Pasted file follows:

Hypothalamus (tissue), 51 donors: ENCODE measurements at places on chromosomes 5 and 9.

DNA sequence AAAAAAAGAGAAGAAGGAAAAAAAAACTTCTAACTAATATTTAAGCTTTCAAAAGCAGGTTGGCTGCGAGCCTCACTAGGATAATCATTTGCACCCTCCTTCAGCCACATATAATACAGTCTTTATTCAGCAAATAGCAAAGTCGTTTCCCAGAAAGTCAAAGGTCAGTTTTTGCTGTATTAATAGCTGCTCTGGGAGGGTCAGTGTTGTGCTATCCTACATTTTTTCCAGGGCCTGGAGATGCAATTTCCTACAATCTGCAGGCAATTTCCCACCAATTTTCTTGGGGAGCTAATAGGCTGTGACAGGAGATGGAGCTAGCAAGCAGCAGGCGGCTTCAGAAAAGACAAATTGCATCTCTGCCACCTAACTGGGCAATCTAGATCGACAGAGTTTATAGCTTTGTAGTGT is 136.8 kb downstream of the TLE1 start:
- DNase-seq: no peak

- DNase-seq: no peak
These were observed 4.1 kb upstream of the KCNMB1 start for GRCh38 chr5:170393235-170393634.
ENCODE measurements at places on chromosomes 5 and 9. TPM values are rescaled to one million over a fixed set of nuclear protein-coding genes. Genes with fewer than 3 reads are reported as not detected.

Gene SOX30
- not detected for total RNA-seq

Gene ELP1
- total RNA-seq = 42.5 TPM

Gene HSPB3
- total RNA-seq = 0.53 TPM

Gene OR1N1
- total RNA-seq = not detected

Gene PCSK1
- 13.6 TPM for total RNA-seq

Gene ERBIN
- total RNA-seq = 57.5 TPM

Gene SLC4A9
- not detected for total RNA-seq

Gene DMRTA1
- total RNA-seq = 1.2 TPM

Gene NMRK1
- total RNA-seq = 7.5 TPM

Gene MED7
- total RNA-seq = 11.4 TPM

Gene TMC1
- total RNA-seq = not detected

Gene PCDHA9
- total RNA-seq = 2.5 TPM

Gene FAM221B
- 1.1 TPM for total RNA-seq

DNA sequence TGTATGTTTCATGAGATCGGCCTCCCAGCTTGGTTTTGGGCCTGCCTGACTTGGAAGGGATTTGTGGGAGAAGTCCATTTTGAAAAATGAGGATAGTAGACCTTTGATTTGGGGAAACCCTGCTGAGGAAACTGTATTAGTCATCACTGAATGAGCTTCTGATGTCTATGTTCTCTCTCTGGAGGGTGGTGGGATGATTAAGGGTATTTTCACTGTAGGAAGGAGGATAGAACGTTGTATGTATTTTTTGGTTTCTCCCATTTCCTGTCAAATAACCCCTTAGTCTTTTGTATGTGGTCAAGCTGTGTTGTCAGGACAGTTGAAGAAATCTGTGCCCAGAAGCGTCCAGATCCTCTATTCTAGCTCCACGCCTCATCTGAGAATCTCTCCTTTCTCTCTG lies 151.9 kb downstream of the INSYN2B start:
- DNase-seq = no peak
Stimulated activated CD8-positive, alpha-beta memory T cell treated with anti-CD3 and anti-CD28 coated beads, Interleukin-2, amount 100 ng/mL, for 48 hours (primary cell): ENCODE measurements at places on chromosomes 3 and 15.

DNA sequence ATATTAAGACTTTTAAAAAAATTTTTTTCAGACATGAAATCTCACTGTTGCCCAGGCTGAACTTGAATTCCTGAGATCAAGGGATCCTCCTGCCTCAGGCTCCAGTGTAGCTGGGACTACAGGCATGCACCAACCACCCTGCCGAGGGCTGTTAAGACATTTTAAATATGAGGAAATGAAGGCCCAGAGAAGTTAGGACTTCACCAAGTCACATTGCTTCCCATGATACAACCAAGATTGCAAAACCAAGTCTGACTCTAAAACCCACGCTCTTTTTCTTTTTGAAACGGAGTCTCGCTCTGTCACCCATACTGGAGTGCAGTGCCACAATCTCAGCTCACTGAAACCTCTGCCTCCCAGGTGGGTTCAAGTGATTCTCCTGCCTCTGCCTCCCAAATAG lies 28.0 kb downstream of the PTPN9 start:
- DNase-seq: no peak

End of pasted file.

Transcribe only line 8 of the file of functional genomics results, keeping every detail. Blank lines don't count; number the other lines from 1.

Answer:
- not detected for total RNA-seq